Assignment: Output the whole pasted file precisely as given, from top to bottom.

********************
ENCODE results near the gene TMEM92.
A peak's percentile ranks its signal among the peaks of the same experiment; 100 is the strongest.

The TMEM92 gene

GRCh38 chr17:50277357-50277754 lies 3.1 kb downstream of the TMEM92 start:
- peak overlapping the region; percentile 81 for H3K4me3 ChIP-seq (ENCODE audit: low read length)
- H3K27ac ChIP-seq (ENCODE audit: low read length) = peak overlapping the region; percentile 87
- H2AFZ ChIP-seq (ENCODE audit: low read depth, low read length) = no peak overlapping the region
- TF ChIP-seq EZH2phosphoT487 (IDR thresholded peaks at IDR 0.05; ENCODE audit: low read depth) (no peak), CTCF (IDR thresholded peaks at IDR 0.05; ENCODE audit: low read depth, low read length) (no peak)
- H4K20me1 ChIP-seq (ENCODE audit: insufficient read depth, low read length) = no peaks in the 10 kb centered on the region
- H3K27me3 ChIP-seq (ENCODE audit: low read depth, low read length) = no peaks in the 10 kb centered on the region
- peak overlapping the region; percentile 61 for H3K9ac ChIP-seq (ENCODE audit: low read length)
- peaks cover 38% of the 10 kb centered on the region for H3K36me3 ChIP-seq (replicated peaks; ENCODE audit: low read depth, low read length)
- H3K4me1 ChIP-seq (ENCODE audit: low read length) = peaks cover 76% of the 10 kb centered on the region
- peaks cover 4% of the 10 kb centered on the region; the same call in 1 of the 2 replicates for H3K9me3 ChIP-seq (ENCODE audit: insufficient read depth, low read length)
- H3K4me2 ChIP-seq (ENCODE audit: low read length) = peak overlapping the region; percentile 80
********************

ENCODE results near the gene TMEM92.
A peak's percentile ranks its signal among the peaks of the same experiment; 100 is the strongest.

The TMEM92 gene

GRCh38 chr17:50277357-50277754 lies 3.1 kb downstream of the TMEM92 start:
- peak overlapping the region; percentile 81 for H3K4me3 ChIP-seq (ENCODE audit: low read length)
- H3K27ac ChIP-seq (ENCODE audit: low read length) = peak overlapping the region; percentile 87
- H2AFZ ChIP-seq (ENCODE audit: low read depth, low read length) = no peak overlapping the region
- TF ChIP-seq EZH2phosphoT487 (IDR thresholded peaks at IDR 0.05; ENCODE audit: low read depth) (no peak), CTCF (IDR thresholded peaks at IDR 0.05; ENCODE audit: low read depth, low read length) (no peak)
- H4K20me1 ChIP-seq (ENCODE audit: insufficient read depth, low read length) = no peaks in the 10 kb centered on the region
- H3K27me3 ChIP-seq (ENCODE audit: low read depth, low read length) = no peaks in the 10 kb centered on the region
- peak overlapping the region; percentile 61 for H3K9ac ChIP-seq (ENCODE audit: low read length)
- peaks cover 38% of the 10 kb centered on the region for H3K36me3 ChIP-seq (replicated peaks; ENCODE audit: low read depth, low read length)
- H3K4me1 ChIP-seq (ENCODE audit: low read length) = peaks cover 76% of the 10 kb centered on the region
- peaks cover 4% of the 10 kb centered on the region; the same call in 1 of the 2 replicates for H3K9me3 ChIP-seq (ENCODE audit: insufficient read depth, low read length)
- H3K4me2 ChIP-seq (ENCODE audit: low read length) = peak overlapping the region; percentile 80